Because of this news, I’ve been thinking about what poetry means to me and what place it has in my reading life. In the year or so that I have been writing the Chestnut Book Blog, I don’t think I have written a single post about poetry, if you ignore Shakespeare (difficult for me, but let’s do it on this occasion!). Until last night, I also hadn’t read any poetry for a long time (unless you count the poems on the tube!), but at about 9pm I pulled down my more modern favourites and took a trip down memory lane. I remembered that I have poems that evoke specific times in my life very strongly. Some people have songs that do that I suppose, but I have more poems!

The first modern poet I fell in love with was Carol Ann Duffy, and specifically her Mean Time collection. I was in my mid to late teens when I first read these poems and their use of childhood memories and life’s complexities really spoke to me at the time. The rage of Havisham, the sadness of Mean Time and the nostalgia of Before You Were Mine all showed me that poetry could express things in a way no other medium could. They taught me that each word should work hard for its place in a piece and that brevity is an art. I suppose in the simplest way, they taught me that my emotions could be linked to evocative words, rather than just being mute – I think until then I was a bit of a brooder!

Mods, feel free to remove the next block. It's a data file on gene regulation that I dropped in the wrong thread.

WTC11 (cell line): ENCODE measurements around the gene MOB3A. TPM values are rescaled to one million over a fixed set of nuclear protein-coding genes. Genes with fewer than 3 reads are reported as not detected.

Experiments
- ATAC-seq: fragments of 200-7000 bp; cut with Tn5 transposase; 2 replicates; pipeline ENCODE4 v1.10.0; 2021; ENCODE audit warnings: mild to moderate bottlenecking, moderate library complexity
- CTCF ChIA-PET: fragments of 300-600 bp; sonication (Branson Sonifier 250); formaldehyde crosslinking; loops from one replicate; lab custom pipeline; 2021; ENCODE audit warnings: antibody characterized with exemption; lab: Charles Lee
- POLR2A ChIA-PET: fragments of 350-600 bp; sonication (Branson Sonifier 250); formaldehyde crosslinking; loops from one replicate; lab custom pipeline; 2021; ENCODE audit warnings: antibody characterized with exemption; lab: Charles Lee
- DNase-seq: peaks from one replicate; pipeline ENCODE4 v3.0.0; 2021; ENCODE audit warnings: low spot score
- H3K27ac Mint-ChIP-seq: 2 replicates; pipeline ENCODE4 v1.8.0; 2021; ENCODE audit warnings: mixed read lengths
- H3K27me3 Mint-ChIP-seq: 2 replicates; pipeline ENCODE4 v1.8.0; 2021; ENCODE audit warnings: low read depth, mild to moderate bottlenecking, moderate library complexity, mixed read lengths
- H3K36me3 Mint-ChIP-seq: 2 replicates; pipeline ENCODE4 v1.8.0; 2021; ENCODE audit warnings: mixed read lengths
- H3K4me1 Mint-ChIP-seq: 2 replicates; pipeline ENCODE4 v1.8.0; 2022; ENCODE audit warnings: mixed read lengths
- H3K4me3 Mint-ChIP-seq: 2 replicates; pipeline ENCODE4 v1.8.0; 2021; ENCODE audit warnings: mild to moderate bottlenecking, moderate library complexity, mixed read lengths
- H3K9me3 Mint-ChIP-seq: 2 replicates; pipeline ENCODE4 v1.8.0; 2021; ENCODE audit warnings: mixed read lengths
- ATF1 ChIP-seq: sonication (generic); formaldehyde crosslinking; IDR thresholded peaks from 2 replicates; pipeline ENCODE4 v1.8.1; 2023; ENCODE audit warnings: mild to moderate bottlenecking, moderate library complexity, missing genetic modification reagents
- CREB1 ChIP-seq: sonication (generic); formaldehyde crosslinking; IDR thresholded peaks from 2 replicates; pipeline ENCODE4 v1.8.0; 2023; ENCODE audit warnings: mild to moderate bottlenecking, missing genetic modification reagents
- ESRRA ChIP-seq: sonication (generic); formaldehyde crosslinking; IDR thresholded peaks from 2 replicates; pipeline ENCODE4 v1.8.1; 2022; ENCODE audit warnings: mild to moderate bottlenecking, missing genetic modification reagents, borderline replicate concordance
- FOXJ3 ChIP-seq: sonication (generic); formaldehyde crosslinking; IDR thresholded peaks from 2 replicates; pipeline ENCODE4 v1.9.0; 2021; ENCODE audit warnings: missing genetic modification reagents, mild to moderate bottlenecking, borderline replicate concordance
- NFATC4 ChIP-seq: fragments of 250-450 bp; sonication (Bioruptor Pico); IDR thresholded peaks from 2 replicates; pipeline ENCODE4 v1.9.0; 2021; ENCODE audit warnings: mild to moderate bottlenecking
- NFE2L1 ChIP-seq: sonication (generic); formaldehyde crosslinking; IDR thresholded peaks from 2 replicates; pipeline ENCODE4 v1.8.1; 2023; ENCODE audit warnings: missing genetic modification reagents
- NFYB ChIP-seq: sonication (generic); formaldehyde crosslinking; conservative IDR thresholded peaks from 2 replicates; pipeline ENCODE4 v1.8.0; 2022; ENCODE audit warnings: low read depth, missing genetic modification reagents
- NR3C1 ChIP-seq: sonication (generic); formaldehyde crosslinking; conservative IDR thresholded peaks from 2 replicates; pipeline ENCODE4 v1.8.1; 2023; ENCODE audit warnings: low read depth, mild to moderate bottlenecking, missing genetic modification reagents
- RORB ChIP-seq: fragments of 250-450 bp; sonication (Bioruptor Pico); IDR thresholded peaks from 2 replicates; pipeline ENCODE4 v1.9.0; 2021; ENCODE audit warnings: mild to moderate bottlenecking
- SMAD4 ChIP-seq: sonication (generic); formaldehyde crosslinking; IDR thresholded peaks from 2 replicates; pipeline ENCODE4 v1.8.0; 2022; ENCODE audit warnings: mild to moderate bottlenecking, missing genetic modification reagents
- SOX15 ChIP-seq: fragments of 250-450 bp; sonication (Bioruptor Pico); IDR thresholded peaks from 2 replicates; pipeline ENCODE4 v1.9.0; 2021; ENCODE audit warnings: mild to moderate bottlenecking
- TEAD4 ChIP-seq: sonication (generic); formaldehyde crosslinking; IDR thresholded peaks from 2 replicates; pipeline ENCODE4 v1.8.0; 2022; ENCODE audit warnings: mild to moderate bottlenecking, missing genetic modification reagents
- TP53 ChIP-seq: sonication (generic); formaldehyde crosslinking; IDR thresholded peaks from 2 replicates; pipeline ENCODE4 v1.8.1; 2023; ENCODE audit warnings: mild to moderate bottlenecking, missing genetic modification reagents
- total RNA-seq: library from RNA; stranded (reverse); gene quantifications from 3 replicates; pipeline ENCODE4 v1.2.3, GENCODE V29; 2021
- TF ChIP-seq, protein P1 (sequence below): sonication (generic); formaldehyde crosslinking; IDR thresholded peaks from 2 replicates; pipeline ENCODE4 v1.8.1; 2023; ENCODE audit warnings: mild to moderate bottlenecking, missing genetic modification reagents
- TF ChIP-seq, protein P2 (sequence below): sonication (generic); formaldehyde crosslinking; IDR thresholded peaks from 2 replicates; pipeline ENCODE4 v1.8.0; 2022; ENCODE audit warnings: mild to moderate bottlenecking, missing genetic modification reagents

Most importantly, it was Duffy’s Away and See that told me to be brave and own my choices as I left home and went to university. This is a poem that is forever linked to that time in my life for me and I hope Duffy wouldn’t mind me reproducing it here for you.

Away and See

Away and see an ocean suck at a boiled sun

and say to someone things I’d blush even to dream.

Slip off your dress in a high room over the harbour.

Write to me soon.

New fruits sing on the flip side of night in a market

of language, light, a tune from the chapel nearby

stopping you dead, the peach in your hand respiring.

Taste it for me.

Away and see the things that words give name to, the flight

of syllables, wingspan stretching to a noun. Test words

wherever they live; listen, touch, smell, believe.

Spell them with love.

Skedaddle. Somebody chaps at the door at the year’s end,

hopeful.

Away and see who it is. Let in the new, the vivid,

horror and pity, passion, the stranger holding the future.

Ask him his name.

Nothing’s the same as anything else. Away and see

for yourself. Walk. Fly. Take a boat till land reappears,

altered forever, ringing its bells, alive. Go on, G’on, Gon.

Away and see.

I suppose this poem felt like past women (like me) talking (to me). I have so many opportunities that were denied to them and I am thankful for that. I went to university and have had a wonderful education. I can have a fulfilling job. I can vote and live an independent life full of my own choices. This poem says to me that I should go and experience my life fully in honour of them and for myself.

Do you have poems that remind you of particular times in your life?